Community, change and consistency: How to reach for the marketing future while respecting the present and past

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The AT&T building in Los Angeles. Do any of you remember the telegraph?

My personal retirement clock is ticking — and not because it needs to follow the deadline. “Retirement at 65” no longer is a requirement for most people, and for many, it isn’t possible, unless you want to live in poverty. But I’m going with that time-frame because specific milestone goals/events have motivational power and more importantly because I believe that it is better to plan and enjoy life transformations than have then forced on us.

Do you have your own deadlines and perspectives? And if you do, what can you learn about the intriguing mix of tradition and change that defines business viability. If business success is largely defined by its longevity, then how do you increase the probability that the business will continue to thrive and grow?

One observation helps frame these perspectives: The old stuff still works most of the time, as long as you recognize what needs to change, and you are ready to lead where change truly is necessary.

An architect or engineer would not, for example, do well in 2016 with conventional drafting tables and pen-and-ink drawings. However, I think that the basics of really successful business development and marketing haven’t changed that much in the past quarter century. You’ll still need to build on personal relationships, reputation, experience, and repeat and referral clients for most of your business.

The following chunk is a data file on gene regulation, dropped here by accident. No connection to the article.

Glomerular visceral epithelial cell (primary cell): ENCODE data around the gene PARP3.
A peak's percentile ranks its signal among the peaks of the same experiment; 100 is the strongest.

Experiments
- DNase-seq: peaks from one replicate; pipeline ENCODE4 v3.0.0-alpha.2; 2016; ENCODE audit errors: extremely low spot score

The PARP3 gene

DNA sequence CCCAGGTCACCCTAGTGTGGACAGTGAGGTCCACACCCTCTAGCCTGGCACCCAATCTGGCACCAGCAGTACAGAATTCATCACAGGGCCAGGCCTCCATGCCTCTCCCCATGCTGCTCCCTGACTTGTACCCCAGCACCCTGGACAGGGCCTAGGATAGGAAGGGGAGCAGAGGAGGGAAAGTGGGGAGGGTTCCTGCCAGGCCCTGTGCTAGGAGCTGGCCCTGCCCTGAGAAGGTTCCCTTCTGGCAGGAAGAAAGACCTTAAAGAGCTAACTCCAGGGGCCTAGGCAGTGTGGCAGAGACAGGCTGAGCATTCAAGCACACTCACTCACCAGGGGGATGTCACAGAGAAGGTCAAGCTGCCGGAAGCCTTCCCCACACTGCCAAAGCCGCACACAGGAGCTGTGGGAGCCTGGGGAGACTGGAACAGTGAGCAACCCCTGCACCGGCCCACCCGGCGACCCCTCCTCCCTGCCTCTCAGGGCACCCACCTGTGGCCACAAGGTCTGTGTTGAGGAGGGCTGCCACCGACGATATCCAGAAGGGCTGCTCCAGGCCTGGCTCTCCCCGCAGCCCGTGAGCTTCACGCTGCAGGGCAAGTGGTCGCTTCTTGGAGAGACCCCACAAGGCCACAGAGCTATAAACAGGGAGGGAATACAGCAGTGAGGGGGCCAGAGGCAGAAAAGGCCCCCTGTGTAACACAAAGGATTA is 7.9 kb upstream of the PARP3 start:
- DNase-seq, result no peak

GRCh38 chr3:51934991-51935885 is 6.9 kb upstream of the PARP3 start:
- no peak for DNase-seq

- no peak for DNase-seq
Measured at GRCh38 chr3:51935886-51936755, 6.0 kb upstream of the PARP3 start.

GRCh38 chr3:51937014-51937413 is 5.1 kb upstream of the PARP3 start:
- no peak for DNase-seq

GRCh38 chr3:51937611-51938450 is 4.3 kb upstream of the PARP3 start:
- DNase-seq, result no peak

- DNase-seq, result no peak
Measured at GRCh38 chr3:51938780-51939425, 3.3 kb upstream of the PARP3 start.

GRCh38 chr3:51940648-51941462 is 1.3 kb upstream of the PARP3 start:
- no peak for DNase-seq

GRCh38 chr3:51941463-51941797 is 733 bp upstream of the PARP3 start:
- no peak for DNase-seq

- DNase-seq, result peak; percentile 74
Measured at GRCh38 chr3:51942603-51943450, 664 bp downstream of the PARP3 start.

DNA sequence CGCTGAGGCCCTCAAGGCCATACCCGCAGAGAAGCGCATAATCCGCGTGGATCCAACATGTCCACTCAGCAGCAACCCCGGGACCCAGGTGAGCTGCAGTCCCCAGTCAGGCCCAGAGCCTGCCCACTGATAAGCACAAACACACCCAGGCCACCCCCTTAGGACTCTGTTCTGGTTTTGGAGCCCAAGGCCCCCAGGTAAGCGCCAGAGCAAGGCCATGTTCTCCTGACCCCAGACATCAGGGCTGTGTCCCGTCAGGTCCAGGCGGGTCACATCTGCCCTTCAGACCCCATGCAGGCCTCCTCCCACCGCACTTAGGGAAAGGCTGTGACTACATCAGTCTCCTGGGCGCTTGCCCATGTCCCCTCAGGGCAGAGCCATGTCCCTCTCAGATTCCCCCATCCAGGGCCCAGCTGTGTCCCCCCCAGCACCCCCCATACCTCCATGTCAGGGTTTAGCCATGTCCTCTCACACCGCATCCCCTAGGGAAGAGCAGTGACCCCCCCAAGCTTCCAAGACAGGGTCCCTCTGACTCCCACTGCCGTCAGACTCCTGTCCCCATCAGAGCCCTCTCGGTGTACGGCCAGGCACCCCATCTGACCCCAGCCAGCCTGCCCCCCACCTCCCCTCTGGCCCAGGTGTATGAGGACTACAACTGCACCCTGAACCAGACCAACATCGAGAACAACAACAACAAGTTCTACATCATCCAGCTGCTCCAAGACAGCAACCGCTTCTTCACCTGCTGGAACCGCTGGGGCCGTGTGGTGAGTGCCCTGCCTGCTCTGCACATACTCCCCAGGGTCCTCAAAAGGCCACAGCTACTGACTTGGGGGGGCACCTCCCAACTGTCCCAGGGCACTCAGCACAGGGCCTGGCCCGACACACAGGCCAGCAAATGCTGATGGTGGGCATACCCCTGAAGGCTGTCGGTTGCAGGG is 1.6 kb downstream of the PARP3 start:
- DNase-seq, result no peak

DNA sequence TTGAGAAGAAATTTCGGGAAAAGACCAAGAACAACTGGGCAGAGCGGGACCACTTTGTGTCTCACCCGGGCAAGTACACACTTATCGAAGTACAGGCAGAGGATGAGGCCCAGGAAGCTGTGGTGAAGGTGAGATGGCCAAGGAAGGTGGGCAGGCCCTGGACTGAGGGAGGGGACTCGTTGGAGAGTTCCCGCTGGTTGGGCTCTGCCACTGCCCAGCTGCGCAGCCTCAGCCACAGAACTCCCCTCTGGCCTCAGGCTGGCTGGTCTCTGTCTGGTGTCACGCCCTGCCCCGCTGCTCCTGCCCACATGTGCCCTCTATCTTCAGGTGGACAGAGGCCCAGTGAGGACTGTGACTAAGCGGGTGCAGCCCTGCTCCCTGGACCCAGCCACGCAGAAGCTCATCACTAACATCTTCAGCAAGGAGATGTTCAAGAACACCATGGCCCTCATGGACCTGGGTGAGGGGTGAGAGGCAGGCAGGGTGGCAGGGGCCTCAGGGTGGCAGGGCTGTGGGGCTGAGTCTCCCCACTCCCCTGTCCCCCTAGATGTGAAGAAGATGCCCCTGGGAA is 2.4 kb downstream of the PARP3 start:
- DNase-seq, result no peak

Similarly business ownership changes and transitions follow certain patterns that haven’t changed much over the decades. Businesses that were based on the “name” of one person generally dissipate unless the founder develops and encourages employees and colleagues to rise to take on higher responsibilities. As a rule, if businesses don’t fail, they end up being sold, pass on through the next family generation or devolve to key employees or more rarely a significant group of employees in the employee-ownership model.

There is good news here if you wish to retain traditions, values, and relationships. All you need to do is to recognize the areas where change is vital — namely adapting to technologies, and preparing without fretting about succession plans. Once you take care of the basics, however, you’ll find that your community and traditional values go far in enabling your longer-range business survival.

 

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